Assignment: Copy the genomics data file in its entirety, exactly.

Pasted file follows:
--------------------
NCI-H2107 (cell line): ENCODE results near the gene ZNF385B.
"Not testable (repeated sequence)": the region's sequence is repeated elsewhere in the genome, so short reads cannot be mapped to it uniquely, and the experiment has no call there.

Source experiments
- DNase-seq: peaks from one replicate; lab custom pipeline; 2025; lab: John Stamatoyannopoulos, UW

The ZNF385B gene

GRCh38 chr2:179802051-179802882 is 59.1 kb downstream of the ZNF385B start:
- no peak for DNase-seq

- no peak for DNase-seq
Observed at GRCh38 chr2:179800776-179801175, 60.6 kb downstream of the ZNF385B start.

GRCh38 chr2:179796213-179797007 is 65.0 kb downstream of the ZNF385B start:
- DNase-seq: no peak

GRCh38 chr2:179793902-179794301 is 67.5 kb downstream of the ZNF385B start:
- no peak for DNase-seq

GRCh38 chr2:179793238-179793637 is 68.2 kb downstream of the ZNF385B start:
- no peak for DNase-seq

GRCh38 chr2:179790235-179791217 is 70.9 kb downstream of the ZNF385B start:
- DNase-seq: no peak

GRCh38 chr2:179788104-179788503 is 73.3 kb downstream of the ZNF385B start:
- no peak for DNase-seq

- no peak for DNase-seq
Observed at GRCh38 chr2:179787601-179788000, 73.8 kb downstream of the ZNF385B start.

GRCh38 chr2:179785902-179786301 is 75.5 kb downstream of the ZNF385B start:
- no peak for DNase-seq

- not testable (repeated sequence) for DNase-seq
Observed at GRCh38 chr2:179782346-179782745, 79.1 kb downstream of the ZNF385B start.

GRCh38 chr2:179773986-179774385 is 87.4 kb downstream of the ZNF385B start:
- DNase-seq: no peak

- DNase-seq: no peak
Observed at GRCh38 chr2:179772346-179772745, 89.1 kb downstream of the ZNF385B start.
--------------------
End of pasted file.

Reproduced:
NCI-H2107 (cell line): ENCODE results near the gene ZNF385B.
"Not testable (repeated sequence)": the region's sequence is repeated elsewhere in the genome, so short reads cannot be mapped to it uniquely, and the experiment has no call there.

Source experiments
- DNase-seq: peaks from one replicate; lab custom pipeline; 2025; lab: John Stamatoyannopoulos, UW

The ZNF385B gene

GRCh38 chr2:179802051-179802882 is 59.1 kb downstream of the ZNF385B start:
- no peak for DNase-seq

- no peak for DNase-seq
Observed at GRCh38 chr2:179800776-179801175, 60.6 kb downstream of the ZNF385B start.

GRCh38 chr2:179796213-179797007 is 65.0 kb downstream of the ZNF385B start:
- DNase-seq: no peak

GRCh38 chr2:179793902-179794301 is 67.5 kb downstream of the ZNF385B start:
- no peak for DNase-seq

GRCh38 chr2:179793238-179793637 is 68.2 kb downstream of the ZNF385B start:
- no peak for DNase-seq

GRCh38 chr2:179790235-179791217 is 70.9 kb downstream of the ZNF385B start:
- DNase-seq: no peak

GRCh38 chr2:179788104-179788503 is 73.3 kb downstream of the ZNF385B start:
- no peak for DNase-seq

- no peak for DNase-seq
Observed at GRCh38 chr2:179787601-179788000, 73.8 kb downstream of the ZNF385B start.

GRCh38 chr2:179785902-179786301 is 75.5 kb downstream of the ZNF385B start:
- no peak for DNase-seq

- not testable (repeated sequence) for DNase-seq
Observed at GRCh38 chr2:179782346-179782745, 79.1 kb downstream of the ZNF385B start.

GRCh38 chr2:179773986-179774385 is 87.4 kb downstream of the ZNF385B start:
- DNase-seq: no peak

- DNase-seq: no peak
Observed at GRCh38 chr2:179772346-179772745, 89.1 kb downstream of the ZNF385B start.